Physicians who treat children who develop a strange polio-like syndrome known as acute flaccid myelitis had been steeling themselves this fall for an onslaught of cases of the irreversible condition, which appears to be triggered by infection with an enterovirus known as EV-D68.
Like many respiratory viruses, circulation of EV-D68 appeared to be suppressed by Covid-19 control measures earlier in the pandemic. But in late August and September hospitals in various parts of the country started admitting little kids with telltale signs of EV-D68 infection, which in the respiratory phase looks like a bad asthma attack in a child who doesn’t have asthma. Doctors who study AFM were convinced a heartbreaking influx of paralyzed children and petrified parents would soon follow; the Centers for Disease Control and Prevention sent out an alert in early September warning medical practitioners to be on the lookout for cases.
And then … nothing happened. The feared spike of AFM cases didn’t materialize, leaving those who study it “grateful but flummoxed,” said Janell Routh, team lead for AFM and domestic polio at the CDC.
“We all thought the enterovirus D68 part was going to happen, and it did. And we then also all thought that the AFM part was going to happen, and it didn’t. And that part is just perplexing,” said Matthew Vogt, an assistant professor of pediatric infectious diseases at the University of North Carolina, Chapel Hill.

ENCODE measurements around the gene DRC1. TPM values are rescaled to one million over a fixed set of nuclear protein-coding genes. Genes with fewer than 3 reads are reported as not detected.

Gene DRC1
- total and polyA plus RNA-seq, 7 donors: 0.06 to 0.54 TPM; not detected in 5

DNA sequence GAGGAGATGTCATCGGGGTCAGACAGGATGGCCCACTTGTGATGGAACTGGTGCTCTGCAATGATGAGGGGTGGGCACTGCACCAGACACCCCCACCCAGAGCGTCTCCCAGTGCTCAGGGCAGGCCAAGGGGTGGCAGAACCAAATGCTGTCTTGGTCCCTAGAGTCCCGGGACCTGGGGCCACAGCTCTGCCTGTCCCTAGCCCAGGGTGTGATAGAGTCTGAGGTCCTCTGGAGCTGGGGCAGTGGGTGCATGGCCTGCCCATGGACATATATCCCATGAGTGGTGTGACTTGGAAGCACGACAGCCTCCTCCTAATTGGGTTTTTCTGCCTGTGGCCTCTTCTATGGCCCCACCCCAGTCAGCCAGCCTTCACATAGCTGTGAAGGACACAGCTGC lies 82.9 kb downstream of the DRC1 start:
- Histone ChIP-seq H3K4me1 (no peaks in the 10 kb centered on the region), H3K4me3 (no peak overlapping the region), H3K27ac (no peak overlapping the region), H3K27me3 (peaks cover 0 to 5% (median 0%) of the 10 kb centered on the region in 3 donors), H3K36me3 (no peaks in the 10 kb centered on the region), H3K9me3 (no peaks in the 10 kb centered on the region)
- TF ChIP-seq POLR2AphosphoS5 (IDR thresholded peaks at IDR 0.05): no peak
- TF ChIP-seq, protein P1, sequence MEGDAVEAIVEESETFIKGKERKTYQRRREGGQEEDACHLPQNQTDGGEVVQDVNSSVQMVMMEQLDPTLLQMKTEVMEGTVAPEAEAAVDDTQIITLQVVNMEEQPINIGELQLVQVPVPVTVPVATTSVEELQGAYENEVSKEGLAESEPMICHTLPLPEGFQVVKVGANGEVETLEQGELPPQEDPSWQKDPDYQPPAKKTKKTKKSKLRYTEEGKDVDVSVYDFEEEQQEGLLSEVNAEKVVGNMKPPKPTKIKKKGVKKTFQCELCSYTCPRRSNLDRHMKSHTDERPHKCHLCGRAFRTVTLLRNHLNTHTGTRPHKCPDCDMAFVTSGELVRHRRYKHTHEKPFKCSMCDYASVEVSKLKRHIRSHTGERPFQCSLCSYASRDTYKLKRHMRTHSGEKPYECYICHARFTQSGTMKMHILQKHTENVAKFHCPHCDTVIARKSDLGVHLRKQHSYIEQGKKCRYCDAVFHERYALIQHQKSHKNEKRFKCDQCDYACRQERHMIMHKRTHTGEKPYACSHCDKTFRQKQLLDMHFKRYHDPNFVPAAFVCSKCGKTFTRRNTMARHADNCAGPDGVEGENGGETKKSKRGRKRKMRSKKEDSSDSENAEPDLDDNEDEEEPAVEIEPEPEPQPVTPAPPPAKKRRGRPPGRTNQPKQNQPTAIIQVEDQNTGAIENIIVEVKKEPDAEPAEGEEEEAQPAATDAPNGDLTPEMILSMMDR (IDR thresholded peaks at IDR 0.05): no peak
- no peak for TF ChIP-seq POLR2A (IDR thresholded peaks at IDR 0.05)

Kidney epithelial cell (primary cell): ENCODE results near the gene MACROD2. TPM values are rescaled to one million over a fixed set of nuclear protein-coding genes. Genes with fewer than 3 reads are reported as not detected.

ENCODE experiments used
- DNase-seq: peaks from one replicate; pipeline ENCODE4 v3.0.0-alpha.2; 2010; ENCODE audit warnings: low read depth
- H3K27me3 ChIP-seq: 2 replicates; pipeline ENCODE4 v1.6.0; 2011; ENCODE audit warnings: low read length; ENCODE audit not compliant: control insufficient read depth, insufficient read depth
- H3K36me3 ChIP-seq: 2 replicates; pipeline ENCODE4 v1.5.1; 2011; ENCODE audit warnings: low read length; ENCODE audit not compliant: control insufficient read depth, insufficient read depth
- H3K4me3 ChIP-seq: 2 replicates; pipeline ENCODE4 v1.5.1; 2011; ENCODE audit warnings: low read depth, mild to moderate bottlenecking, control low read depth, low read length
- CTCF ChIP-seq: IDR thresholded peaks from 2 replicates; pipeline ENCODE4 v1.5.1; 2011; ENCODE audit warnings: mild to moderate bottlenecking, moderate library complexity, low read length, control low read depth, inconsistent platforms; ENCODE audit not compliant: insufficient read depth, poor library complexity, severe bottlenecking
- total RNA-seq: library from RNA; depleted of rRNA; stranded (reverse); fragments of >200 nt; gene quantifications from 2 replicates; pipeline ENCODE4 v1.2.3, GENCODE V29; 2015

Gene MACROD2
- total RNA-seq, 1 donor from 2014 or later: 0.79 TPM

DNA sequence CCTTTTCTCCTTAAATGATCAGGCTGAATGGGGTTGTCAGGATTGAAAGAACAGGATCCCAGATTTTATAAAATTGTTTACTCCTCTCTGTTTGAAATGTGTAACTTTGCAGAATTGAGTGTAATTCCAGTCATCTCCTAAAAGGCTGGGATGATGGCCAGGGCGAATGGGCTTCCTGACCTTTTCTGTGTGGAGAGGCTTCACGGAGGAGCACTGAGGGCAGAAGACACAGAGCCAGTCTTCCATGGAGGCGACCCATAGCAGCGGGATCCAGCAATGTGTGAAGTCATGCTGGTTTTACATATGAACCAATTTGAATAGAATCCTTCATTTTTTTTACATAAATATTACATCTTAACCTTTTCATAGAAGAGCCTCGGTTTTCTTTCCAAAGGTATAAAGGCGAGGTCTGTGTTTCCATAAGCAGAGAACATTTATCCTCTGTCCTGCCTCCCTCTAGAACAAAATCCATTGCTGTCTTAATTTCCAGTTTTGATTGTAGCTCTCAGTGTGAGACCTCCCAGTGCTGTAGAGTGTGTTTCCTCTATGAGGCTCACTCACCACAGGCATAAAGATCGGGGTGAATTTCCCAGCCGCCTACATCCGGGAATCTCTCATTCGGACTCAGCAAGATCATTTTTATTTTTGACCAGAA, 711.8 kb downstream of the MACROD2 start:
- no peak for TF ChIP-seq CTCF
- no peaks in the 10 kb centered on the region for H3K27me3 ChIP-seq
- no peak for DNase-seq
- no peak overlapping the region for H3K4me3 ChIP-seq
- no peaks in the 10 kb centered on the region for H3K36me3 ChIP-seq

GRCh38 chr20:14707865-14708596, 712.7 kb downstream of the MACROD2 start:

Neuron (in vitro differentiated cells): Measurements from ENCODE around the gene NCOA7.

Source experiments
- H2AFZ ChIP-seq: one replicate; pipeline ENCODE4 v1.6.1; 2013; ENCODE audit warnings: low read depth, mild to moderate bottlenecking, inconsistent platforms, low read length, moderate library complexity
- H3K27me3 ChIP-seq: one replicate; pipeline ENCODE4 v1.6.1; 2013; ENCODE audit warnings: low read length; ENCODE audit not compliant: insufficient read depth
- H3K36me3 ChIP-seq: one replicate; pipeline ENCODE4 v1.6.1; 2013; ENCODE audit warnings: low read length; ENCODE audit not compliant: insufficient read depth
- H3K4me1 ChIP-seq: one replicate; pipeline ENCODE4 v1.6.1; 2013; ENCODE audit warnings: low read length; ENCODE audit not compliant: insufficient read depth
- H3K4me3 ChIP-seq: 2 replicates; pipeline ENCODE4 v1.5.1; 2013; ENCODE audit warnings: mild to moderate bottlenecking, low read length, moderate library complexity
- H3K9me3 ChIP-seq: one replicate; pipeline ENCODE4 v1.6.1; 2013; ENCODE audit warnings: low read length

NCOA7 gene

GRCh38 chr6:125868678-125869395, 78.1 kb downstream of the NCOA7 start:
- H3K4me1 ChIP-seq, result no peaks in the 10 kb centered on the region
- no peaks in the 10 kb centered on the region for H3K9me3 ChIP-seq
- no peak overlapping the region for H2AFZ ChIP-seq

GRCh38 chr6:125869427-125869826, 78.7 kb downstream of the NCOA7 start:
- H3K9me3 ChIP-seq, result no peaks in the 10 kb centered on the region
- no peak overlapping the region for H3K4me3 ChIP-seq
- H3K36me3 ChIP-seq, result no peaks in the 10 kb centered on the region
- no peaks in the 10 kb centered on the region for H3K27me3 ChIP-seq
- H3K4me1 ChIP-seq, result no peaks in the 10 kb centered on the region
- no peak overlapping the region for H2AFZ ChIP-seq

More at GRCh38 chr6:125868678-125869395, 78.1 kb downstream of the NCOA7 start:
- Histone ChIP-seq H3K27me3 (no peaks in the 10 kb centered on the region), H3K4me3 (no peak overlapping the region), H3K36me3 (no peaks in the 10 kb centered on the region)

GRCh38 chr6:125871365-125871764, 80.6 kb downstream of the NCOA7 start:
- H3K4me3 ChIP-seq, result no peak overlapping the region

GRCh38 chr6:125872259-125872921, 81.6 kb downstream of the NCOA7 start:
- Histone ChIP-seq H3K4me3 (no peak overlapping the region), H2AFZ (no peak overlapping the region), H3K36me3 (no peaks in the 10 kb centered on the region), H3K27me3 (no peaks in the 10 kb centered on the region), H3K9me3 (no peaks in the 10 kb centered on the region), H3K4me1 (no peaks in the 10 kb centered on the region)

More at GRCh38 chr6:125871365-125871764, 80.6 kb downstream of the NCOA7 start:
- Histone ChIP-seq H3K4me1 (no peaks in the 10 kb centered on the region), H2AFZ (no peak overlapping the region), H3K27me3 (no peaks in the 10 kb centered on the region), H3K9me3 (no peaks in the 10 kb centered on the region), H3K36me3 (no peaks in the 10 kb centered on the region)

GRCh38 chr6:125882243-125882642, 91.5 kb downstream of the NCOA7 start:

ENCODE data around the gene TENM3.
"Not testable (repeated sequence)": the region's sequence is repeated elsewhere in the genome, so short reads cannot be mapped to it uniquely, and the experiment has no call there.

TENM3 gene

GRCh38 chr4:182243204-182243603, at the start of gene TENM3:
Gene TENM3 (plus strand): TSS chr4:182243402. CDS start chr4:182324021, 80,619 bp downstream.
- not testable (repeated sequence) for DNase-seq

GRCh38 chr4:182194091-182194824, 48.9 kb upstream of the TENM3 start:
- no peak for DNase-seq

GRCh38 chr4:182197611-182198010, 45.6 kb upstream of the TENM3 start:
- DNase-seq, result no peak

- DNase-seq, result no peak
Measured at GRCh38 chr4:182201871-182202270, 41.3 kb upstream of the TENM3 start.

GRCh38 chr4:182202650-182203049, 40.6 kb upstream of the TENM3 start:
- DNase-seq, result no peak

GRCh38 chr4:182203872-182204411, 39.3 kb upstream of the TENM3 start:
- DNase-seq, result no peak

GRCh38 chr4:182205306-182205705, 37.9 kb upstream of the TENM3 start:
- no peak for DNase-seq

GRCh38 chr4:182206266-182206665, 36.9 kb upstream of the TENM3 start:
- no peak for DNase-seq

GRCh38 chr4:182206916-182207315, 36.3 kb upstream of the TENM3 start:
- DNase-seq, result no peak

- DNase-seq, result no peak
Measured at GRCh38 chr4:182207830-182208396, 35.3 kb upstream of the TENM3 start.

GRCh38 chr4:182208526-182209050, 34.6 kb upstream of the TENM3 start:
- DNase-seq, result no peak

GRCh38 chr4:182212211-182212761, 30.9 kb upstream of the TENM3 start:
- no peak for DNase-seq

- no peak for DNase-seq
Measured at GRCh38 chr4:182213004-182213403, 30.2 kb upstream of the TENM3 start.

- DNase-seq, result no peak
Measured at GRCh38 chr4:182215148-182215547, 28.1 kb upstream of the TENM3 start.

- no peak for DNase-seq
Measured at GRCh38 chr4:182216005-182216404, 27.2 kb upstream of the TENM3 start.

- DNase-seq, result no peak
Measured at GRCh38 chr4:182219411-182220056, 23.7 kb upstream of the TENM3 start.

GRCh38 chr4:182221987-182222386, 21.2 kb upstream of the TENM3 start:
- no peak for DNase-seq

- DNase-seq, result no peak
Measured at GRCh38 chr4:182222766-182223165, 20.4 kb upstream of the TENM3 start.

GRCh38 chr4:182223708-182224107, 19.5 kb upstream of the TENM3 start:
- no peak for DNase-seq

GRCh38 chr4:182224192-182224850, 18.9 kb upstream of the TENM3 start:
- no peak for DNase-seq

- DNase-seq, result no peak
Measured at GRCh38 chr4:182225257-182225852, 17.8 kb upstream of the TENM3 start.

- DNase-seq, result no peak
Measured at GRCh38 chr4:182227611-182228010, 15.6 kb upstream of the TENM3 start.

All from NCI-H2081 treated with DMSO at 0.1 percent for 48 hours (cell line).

AFM cases can occur at any time of the year. But in the past decade, in the period before the Covid pandemic, they spiked at two-year intervals. In those years there was always a lag time between when kids started getting infected with EV-D68 and when a small number of those children developed neurological disease and symptoms of paralysis set in. Some children develop weakness in one or several limbs. In severe cases, children may need to be placed on a ventilator because they are unable to breathe on their own.
Experts who study AFM feel confident that enough time has elapsed since the virus started circulating in August that if this were going to be a big year for cases, we’d have seen it by now.
“I don’t think it’s completely over, but I do think we’re far enough into this to say that we are not going to see the huge spikes we saw in 2014, 2016, and 2018,” said Kevin Messacar, a pediatric infectious diseases physician at Children’s Hospital Colorado, which has treated a few such patients this fall. Messacar said testing done at his hospital suggests the wave of EV-D68 infections is petering out in his state.
The sense of relief is palpable among people like Messacar, Routh, and Vogt. But so is the confusion. Some of the circumstances around AFM cases triggered by the virus were just starting to come into focus, they thought. For instance, for years researchers looked for proof that EV-D68 was causing AFM, to no avail. But this May, Vogt and colleagues reported in the New England Journal of Medicine that they had found EV-D68 RNA and protein in the spinal cord of a child who died from AFM.